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Joe Jonas and Demi Lovato would be impressed with Brandeis’ Final Jam

As part of Brandeis’ annual Bronstein Weekend, Student Events held “Brandeis’ Got Talent: The Final Jam,” an exhibition of student talents, satirically named after Disney’s 2010 film “Camp Rock 2: The Final Jam.” Featuring a plethora of musically gifted students and a few comedians from Brandeis’ improv groups TBA and Crowd Control, “The Final Jam” was certainly a sight to see for the few students who happened to stop by the SCC atrium this past Friday evening. Among these performances were three that truly stood out among the mediocrity that often accompanies such performances.

 

By far, the most interesting and unique (in a completely non-spiteful sense of the words) performance of the night was by Valarie Timms ‘16, as she rapped an impressively informative version of the Bill of Rights. Incorporating a catchy chorus, “It’s the Bill of Rights, it’s the bill of your rights. It’s time to take your knowledge up to unfamiliar heights,” in between informationally dense verses, the rap that Timms performed brought alive the spirit of learning that is not prevalently found in tertiary education. “I first learned the rap back in senior year of high school as part of a project for APUSH,” says Timms. “I wanted to do something that was fun and creative and I found this rap on the Internet. I thought it would be cool to bring it full circle and perform it my senior year of college in the talent show.”  

 

A politics and American studies double major, with a double minor in journalism and legal studies, the subject matter of Timms’ performance comes as no surprise. She describes herself by saying, “I am a total nerd and performed this super nerdy thing.” This performance is not in itself a seemingly oxymoronic combination of modern day and history, as large-scale productions like “Hamilton” have also incorporated elements of rap music. Although Timms would like to point out that she was, in fact, “rapping historical documents before it was cool.”

 

Eli Kengmana ’19 earned acclaim for his performance of ACDC’s “Thunderstruck,” as arranged by Italian guitarist, Luca Stricagnoli. In the percussive-acoustic style, which includes a lot of picking and strumming techniques, and most notably the utilization of the body of the guitar as a percussive instrument, Kengmana’s performance replaced the high energy rhythm of the original song with a high level of musical tact and technical difficulty. “The percussive style just makes songs sound a lot more interesting and you can sound like a one-man band with just one instrument,” Kengmana says. “I can take songs like ‘Problem’ by Ariana Grande or ‘Disturbia’ by Rihanna, and try to play the multiple parts on the guitar (drums, bass and/or vocal parts), or just play the drums and chords and then have friends sing along with it, and it can still sound like a relatively full band playing.”

 

Having a diverse group of influences, like Mike Dawes and the aforementioned Stricagnoli, as well as music from better known artists like Buckethead and Blink-182, Kengmana expresses an equally rich array of emotions through his music that, pun intended, truly resonates with the audience. Although he does not foresee himself pursuing a career in music at the moment, Kengmana wholeheartedly expresses his intention to continue studying and improving his skills at the guitar, whether it’s through performing at gigs, jamming with company or even just practicing at his own leisure.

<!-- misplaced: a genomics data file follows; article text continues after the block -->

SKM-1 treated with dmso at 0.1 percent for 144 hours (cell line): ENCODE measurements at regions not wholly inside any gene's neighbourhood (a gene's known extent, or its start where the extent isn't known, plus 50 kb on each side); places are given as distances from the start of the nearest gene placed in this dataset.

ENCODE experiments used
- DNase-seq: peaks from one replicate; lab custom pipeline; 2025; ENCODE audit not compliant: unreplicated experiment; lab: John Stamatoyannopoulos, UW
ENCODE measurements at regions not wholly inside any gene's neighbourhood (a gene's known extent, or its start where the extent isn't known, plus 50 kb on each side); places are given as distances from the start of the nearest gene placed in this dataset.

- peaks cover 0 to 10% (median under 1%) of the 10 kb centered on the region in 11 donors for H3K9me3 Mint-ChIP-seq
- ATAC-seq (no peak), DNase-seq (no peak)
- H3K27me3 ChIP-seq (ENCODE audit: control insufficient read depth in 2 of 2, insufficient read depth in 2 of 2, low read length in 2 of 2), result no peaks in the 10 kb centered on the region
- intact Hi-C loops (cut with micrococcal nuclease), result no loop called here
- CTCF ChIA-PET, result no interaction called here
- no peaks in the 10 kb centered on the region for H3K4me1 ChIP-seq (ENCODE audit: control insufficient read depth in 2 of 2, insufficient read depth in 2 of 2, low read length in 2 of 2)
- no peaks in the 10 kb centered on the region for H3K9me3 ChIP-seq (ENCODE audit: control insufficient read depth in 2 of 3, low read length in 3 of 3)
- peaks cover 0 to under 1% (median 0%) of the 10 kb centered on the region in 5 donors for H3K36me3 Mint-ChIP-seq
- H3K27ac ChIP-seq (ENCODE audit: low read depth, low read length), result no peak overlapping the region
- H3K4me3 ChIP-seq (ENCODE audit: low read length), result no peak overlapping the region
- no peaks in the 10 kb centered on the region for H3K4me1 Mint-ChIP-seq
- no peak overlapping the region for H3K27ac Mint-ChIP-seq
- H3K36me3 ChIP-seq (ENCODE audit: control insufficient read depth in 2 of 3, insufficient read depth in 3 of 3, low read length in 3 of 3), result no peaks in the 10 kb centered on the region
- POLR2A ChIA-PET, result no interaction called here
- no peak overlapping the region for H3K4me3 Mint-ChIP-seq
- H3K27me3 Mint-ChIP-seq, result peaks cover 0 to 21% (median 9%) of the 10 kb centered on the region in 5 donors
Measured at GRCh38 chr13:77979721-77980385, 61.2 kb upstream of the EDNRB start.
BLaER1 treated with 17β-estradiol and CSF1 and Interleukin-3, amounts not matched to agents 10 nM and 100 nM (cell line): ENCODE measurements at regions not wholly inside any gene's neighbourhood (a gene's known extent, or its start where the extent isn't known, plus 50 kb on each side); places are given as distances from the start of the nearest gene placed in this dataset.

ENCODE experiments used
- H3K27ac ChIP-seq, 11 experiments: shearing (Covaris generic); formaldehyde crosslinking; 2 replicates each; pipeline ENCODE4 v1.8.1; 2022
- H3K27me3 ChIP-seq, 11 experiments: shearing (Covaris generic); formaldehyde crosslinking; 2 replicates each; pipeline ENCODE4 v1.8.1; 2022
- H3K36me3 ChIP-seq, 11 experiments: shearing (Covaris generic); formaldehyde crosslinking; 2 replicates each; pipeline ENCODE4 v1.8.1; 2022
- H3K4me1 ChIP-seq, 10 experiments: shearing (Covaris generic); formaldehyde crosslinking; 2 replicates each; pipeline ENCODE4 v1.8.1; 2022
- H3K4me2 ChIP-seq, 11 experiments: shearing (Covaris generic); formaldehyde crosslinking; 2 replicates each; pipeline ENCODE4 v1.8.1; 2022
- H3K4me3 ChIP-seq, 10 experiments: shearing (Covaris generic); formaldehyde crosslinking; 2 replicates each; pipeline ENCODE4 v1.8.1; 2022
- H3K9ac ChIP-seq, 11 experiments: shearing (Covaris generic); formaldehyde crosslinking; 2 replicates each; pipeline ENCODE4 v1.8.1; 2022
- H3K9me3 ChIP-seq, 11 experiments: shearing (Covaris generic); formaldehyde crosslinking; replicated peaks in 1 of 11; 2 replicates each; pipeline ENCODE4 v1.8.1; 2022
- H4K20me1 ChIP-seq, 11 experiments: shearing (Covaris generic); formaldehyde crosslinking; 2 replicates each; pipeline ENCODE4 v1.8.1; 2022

Last but certainly not least, the winners of the show and of two VIP passes to Springfest were sisters Deniz and Selen Amado ’18, whose soulful rendition of Adele’s latest hit, “When We Were Young,” left few dry eyes in the audience. “Adele has always been one of my biggest inspirations!” says Deniz. “I love her new album and I think ‘When We Were Young’ is the most emotional one in the album.”

 

Members of Brandeis’ a cappella group Starving Artists, Selen remarks that working with the group is often her favorite part of the week. “When we start rehearsal, I forget about all the studying I have to do and just have so much fun!” she says. “The music that I do with my sister is also like that, like therapy. Whenever we are stressed or tired or feeling bad, we start playing the piano and the guitar, and sing.” Besides singing, Deniz and Selen both began their musical education at a young age, learning to play the piano, guitar and other instruments at age six, citing that their mother had a great influence on teaching them how to sing and harmonize.

 

Influenced by many artists such as Adele, Sia and Freddy Mercury, Deniz and Selen’s combined voices express a strength found in the above artists that is not too common in vocalists of their register and level of experience. With their use of harmonies and accompanying instrumentation, the musical stylings of Deniz and Selen closely resemble that of sisters Johanna and Klara Söderberg of the indie-folk group First Aid Kit and the slightly more popular trio of sisters in HAIM. At the same time, they express a uniqueness that most definitely played a role in securing their winning positions in the show.  
Although awarding only a select number main prises, each participant received a participation trophy conspicuously in the shape of an Oscar.

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